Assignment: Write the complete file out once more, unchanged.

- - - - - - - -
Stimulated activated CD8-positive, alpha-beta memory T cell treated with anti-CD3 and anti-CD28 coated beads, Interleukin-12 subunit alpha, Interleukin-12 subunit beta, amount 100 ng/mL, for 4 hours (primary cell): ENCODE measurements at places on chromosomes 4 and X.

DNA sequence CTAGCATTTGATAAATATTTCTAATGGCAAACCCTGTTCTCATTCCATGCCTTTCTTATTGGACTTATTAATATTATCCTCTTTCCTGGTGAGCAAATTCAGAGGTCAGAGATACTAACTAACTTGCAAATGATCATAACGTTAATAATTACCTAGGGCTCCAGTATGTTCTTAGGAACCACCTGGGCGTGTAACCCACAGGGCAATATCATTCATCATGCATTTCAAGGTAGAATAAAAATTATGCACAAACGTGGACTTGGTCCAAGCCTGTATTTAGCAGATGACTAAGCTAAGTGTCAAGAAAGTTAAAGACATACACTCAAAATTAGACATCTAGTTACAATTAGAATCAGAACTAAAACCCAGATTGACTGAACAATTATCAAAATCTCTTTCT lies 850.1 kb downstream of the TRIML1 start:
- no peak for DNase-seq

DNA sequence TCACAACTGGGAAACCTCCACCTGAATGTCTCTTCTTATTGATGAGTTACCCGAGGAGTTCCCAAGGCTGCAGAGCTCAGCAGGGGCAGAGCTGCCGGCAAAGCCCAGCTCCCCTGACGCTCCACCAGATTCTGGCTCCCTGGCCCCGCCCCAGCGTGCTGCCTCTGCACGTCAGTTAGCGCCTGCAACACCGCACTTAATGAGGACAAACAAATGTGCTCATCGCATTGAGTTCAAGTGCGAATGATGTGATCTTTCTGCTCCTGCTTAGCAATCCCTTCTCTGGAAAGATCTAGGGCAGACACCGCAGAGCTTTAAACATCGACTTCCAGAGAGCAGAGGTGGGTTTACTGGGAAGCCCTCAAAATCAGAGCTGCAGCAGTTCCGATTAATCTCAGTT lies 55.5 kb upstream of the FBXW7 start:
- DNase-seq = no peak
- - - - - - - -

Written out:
Stimulated activated CD8-positive, alpha-beta memory T cell treated with anti-CD3 and anti-CD28 coated beads, Interleukin-12 subunit alpha, Interleukin-12 subunit beta, amount 100 ng/mL, for 4 hours (primary cell): ENCODE measurements at places on chromosomes 4 and X.

DNA sequence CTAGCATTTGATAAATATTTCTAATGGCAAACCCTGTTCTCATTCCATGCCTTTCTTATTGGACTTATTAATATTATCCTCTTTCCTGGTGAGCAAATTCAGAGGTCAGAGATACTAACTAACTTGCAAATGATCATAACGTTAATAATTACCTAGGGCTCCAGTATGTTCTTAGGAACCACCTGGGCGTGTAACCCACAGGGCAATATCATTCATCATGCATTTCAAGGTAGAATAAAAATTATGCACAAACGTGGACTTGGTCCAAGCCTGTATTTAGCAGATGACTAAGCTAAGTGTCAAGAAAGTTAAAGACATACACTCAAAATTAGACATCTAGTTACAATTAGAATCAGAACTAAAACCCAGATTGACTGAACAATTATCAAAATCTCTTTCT lies 850.1 kb downstream of the TRIML1 start:
- no peak for DNase-seq

DNA sequence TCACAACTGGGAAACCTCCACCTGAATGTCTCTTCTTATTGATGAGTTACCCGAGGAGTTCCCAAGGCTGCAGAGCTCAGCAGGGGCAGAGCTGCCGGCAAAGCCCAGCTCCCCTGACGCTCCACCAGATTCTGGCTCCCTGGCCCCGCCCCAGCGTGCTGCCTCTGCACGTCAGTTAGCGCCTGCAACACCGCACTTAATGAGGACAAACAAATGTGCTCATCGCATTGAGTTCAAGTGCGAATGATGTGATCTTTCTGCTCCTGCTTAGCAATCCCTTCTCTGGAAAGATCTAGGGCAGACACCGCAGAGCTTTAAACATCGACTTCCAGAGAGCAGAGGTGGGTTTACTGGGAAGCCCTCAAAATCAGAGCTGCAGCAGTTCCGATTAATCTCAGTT lies 55.5 kb upstream of the FBXW7 start:
- DNase-seq = no peak